When I was young, I used to imagine a dream-team synagogue made up of my heroes from movies, books, and TV shows. There would still be the rabbi, the cantor, the sisterhood president; only, in my head, they were all either famous or fictional people. Most of the minyan was taken from Star Trek.
In my Hebrew school class, the model hazzan who led the day’s prayers was always, without doubt, the most popular kid in class. So my imaginary synagogue would have a ribald, take-charge cantor, with a deep booming voice and a gung-ho manner: Captain James Tiberius Kirk, the ladies’ man of the U.S.S. Enterprise.
Still, personally, I was more taken by the perpetually calm, thoughtful, and withdrawn rabbi, who would be (of course) Mr. Spock, the starship’s first officer. He hailed from the planet Vulcan, and came from a race of people whose philosophy, lifestyle, and very essence of being demanded logic. This, to me, seemed like the essence of Jewish thought–or, at least, my eight-year-old representation of Jewish (or, at least, Maimonidean) thought: that logic was the backbone to the universe, a clean, crisp and ordered hierarchy through which problems would be solved, differences mended, and harmony achieved.
The Philosophy of Star Trek
The creator of Star Trek, Gene Roddenberry, was not Jewish–though his two initial co-writers, Bob Justman and Herb Solow, were. Several episodes were influenced by the specter of the Holocaust, which, in the mid-1960s, was still relatively recent: In “The City on the Edge of Forever,” Kirk, Spock, and Dr. McCoy travel back in time to the first days of World War II. “The Conscience of the King” can easily be read as an allegory for Nazi hunting: on a distant planet, a former tyrant who personally planned the execution of thousands of innocents seems to have run away and reinvented himself as a Shakespearean actor.
Born to Southern Baptists in Texas, Roddenberry became very involved in the Secular Humanist community. Many aspects of Secular Humanist philosophy are manifested in Trek, from the show’s views on community and religion (the United Federation of Planets is the governing body of the organized galaxy, and religion, as a phenomenon, seems to have died out on Earth, and to never have existed in the first place in higher civilizations such as Vulcan) to its portrayals of “God” in various episodes as powerful–but ultimately fallible–alien life forms.
Forming the Future
Trek and Roddenberry both came to prominence in the mid-1960s, a decade where the rules–social, philosophical, and religious–were being rewritten. When Star Trek started, it was popularly labeled as an escapist fantasy, though it quickly developed a cult following. Roddenberry and its stars molded the show, in both subtle and explicit ways, with their beliefs.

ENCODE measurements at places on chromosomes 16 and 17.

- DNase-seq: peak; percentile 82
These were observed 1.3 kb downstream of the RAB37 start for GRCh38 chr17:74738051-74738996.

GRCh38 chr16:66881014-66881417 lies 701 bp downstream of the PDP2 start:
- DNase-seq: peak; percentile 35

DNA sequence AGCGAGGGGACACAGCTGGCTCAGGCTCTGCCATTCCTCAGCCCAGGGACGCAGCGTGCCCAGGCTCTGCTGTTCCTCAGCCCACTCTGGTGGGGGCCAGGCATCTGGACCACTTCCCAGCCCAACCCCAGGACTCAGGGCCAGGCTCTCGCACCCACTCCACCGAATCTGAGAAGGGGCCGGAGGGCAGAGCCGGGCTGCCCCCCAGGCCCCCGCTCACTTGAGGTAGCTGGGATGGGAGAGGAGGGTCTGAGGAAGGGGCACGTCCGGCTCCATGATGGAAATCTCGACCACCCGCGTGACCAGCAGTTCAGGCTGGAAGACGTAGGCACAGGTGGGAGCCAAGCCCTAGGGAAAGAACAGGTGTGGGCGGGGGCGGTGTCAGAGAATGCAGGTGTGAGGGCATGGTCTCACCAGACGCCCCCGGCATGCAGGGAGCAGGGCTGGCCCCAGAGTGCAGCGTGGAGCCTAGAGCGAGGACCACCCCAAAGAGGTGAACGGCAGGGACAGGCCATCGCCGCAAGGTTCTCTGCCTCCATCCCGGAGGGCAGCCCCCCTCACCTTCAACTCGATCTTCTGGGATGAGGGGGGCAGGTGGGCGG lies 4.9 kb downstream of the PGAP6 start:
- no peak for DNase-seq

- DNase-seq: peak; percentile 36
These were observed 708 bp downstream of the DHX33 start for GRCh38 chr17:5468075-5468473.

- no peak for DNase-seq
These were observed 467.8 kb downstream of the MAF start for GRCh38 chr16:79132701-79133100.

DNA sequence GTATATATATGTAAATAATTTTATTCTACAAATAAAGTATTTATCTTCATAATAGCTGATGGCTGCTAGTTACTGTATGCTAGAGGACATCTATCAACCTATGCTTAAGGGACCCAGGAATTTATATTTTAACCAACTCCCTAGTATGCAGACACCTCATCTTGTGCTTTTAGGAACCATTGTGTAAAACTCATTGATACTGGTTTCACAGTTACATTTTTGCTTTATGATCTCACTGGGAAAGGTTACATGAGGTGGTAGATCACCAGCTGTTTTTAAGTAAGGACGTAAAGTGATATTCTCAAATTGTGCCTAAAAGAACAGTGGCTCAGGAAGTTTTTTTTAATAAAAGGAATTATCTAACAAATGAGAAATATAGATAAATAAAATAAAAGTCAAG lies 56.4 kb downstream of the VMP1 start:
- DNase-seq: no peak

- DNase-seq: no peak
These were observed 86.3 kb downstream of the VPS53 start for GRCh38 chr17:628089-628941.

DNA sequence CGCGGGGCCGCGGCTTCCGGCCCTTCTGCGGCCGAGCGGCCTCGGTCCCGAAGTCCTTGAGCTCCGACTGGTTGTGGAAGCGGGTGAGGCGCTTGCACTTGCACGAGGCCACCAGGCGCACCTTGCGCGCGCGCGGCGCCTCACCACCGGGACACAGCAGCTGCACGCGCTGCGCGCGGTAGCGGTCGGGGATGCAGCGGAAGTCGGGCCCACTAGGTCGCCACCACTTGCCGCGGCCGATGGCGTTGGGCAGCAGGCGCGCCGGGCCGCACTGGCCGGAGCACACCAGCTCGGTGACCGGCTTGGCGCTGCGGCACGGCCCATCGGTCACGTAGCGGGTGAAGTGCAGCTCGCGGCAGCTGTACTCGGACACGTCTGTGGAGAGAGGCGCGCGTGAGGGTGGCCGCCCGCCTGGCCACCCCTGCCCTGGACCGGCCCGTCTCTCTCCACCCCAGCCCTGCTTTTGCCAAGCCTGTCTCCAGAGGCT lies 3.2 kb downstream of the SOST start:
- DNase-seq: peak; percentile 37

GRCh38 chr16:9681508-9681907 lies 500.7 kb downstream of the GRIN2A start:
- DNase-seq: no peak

Leonard Nimoy, the actor who played Spock, hailed from a religious Jewish background. His parents, first-generation immigrants from Ukraine, moved to Boston and continued following their Orthodox traditions. Nimoy based several aspects of his character on his Jewish upbringing. Most notably is the Vulcan finger-salute, which Nimoy adapted from the blessing of the High Priests or kohanim. In the second volume of his memoirs, I Am Spock, Nimoy recalls when he first discovered the gesture:
“The special moment when the Kohanim blessed the assembly moved me deeply, for it possessed a great sense of magic and theatricality… I had heard that this indwelling Spirit of God was too powerful, too beautiful, too awesome for any mortal to look upon and survive, and so I obediently covered my face with my hands. But of course, I had to peek.”
William Shatner, who portrayed Kirk, was also the child of Jewish immigrants from Eastern Europe. He grew up as a Conservative Jew, going to Hebrew School, and attending Jewish summer camps, although he told the New York Jewish Week in a 2008 interview: “Leonard was much richer in that regard than I was.”
Both Shatner and Nimoy went on to formidable acting careers, although neither has been able to shed their Star Trek persona completely. Notably, both Shatner and Nimoy’s post-Trek work has involved significant contributions to Jewish culture. Nimoy, now a photographer, took a series of photographs in 2002 called “Shekhina” (Jewish mysticism’s word for God’s feminine manifestation) that featured otherwise naked women wearing tefillin and other Jewish ritual objects. He also recorded narration for several Jewish programs, including the Hanukkah special “Lights.”
Since the mid-1990s, Shatner has served as an active proponent of Israel-related charities such as Jewish National Fund, and proudly proclaims in interviews that he has Shabbat dinner with his family. His artistic religious journey has been neither as intense nor as strange as Nimoy’s, but it still exists: In 2007, he recorded an orchestral version of the story of Exodus accompanied by the Arkansas Symphony Orchestra.
For years, Roddenberry continued to piece together his vision of the future, starting with Star Trek: The Next Generation (1987-1994) and branching into both Trek– and non-Trek related television ventures. He remained a member of the Secular Humanist movement–although, perhaps, spending so much time in the stars encouraged him to see something beyond them. In a 1994 interview, he said, “I’ve elected to believe in a God which is so far beyond our conception and real understanding that it would be nonsense to do anything in its name other than perhaps to revere all life as being part of that unfathomable greatness.”
Pronounced: KHAH-nuh-kah, also ha-new-KAH, an eight-day festival commemorating the Maccabees’ victory over the Greeks and subsequent rededication of the temple. Falls in the Hebrew month of Kislev, which usually corresponds with December.
Pronounced: MIN-yun, meen-YAHN, Origin: Hebrew, quorum of 10 adult Jews (traditionally Jewish men) necessary for reciting many prayers.